From January 1 to September 6, 2022, fifty-one (51) armed groups’ combatants voluntarily surrendered to MONUSCO base in Minembwe, South Kivu, with 31 AK-47 weapons. This is the result of the robust sensitization carried out by the Disarmament, Demobilization, Repatriation, Reintegration and Resettlement (DDRRR) section of MONUSCO in the territories of Uvira and Fizi/Itombwe. The ex-combatants included nine children who were handed over to MONUSCO Child Protection Section.
Eleven (11) ex-militiamen were still waiting as of September 9, 2022 for the continuation of the process at MONUSCO DDRRR transit center in Kavimvira, the city of Uvira, while the have been transferred somewhere else after being accommodated for 48 hours. In addition to accommodation, they received food, medicine and travel kits comprising clothes, shoes, as well as transport fees to help them join their families. On their release, the ex-combatants received provisional disarmament certificates jointly signed by FARDC and MONUSCO.
According to Major Jean Kongolongo, FARDC-MONUSCO liaison officer for the SOKOLA 2 operational sector in South Kivu, this provisional disarmament certificate will allow the ex-combatant to prove "they handed over their weapon after surrendering and they have no more tie with any armed group. They will present it to the judicial police officer to obtain a certificate of loss of documents which serves as an identification document for them.’’
The ex-combatants mainly come from the Twirwaneho and Gumino groups, in the highlands of the Fizi territory, in Minembwe. This surrender is a result of a campaign against forceful recruitment of the young people, including school students, by warlords including Sematama, the deputy chief of the Twirwaneho group, and his commander Colonel Michel Makanika, an army deserter, during the months of June, July and August. The recruitment had coincided with the end of the school year, the closing of schools and the start of the long holidays in the region. Young people, some of whom were underaged but also parents, had been kidnapped and taken into the bush, against their will.
Their family members contacted MONUSCO/DDRRR section to facilitate the voluntary surrender of their relatives. Following mobilization within the local community, awareness campaigns were conducted to encourage the newly recruited to leave the bush.
Fear of reprisals
Among these ex-combatants, several have chosen not to return to Minembwe, nor to their villages of origin, for fear of reprisals from the armed groups they abandoned. They prefer to settle in Uvira, Bukavu or Goma, in North Kivu, where they have families.
“In view of what I experienced in the bush, I decided to hand over my weapon to MONUSCO, if I go back to Minembwe, they may kill me. This is why we surrendered to MONUSCO to seek help to join our parents who had fled to Goma, in North Kivu, during the hostilities in Minembwe", said Prince Ndahizeye, aged 25, who left the Gumino armed group. They used to operate in the highlands of Kawela district.
However, the ex-combatants from the Mai Mai Buhirwa and other groups have returned to their respective villages as civilians. Ndumwe Kahiri was known by the nickname "Black". This former military police commander from the Maï Maï Buhirwa group, aged 35, preferred to return to his home in Ndolera, in the middle plateaus overlooking the Luvungi grouping, Bafuliiru chiefdom, in Uvira territory. “I told my boss, General Buhirwa I wanted to leave the bush to join my parents, to stay with my wife and children. And he didn't object. I have spent ten years in the bush, I have gained nothing. To survive, we had to kidnap people, hold up vehicles and steal cattle. We were doing all that against our will. I'm going home now,” he said.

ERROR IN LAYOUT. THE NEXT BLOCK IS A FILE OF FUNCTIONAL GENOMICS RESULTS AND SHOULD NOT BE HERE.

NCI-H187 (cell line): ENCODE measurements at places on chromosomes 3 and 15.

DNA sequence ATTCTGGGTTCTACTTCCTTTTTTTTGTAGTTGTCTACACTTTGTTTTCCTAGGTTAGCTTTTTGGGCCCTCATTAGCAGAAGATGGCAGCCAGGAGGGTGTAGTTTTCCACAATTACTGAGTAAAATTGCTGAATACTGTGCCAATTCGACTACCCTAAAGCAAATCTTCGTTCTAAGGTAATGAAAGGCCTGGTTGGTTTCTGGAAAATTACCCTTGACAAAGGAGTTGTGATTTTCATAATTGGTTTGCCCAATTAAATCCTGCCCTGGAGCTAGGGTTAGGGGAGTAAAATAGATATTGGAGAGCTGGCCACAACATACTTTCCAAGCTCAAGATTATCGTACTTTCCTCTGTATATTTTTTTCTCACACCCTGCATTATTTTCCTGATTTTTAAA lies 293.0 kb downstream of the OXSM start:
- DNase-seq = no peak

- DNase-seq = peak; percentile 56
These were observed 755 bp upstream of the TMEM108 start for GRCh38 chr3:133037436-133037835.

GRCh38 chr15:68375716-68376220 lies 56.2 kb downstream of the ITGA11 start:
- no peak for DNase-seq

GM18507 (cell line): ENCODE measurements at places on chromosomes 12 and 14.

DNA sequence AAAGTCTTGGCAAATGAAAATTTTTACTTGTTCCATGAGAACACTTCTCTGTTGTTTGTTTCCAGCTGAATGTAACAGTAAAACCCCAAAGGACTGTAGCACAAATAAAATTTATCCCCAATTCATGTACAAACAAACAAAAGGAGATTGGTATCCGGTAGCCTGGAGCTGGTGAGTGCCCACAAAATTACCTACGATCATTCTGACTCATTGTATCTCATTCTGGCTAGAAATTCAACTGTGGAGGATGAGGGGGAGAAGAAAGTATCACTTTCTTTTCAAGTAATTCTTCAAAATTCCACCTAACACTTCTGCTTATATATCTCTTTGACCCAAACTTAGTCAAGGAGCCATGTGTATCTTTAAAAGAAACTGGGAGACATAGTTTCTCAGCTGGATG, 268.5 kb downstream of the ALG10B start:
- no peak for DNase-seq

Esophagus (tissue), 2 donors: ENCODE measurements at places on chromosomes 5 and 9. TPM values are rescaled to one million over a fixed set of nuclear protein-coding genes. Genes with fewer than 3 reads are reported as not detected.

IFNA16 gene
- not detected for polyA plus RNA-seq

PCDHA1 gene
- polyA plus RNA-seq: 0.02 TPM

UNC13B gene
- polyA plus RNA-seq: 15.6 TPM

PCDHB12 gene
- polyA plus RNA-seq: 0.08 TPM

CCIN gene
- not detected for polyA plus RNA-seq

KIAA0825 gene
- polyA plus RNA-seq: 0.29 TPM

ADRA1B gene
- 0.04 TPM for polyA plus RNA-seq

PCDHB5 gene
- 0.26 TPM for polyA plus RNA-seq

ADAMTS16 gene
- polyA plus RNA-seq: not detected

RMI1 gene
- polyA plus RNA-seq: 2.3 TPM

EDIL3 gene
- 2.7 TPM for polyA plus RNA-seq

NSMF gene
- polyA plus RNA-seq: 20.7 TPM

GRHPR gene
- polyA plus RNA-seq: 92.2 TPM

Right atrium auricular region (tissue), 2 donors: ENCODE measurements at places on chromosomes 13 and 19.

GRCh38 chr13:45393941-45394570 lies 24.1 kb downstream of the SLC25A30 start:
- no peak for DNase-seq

Lack of local PDDRC-S premises
Unfortunately, no local premises for the Congolese government's Disarmament, Demobilization, Community Recovery and Stabilization Program (PDDRC-S) is yet available in Uvira and Fizi. This national program was to take over after the exit of ex-combatants from MONUSCO transit site.
The absence of an official state administration in Minembwe to account for the actions carried out in support of the Congolese government also poses a problem for the implementation of this disarmament process.
In the meantime, MONUSCO has launched the implementation of three Community Violence Reduction (CVR) projects in the region, for the benefit of former combatants but also vulnerable and people at-risk, in particular women and young people: a drinking water supply project with a spring and connecting standpipes in Madegu, Minembwe-center, a rehabilitation of the agricultural service road between Minembwe-center and Mikenge (43 km) as well as the road connecting Minembwe-center and Lwiko bridge (7 km).
“These projects would help inject money into the local economy through using local workforce, including ex-combatants from armed groups, irrespective of their tribe as well as the young people at risk and vulnerable women in the region," said Alphonse Mugoyi, MONUSCO DDRRR section officer.
After three years of isolation, the two road sections, now made passable, were reopened to traffic in early September 2022. These projects were funded by MONUSCO to the tune of $200,000.Distributed by APO Group on behalf of Mission de l'Organisation des Nations unies en République démocratique du Congo (MONUSCO).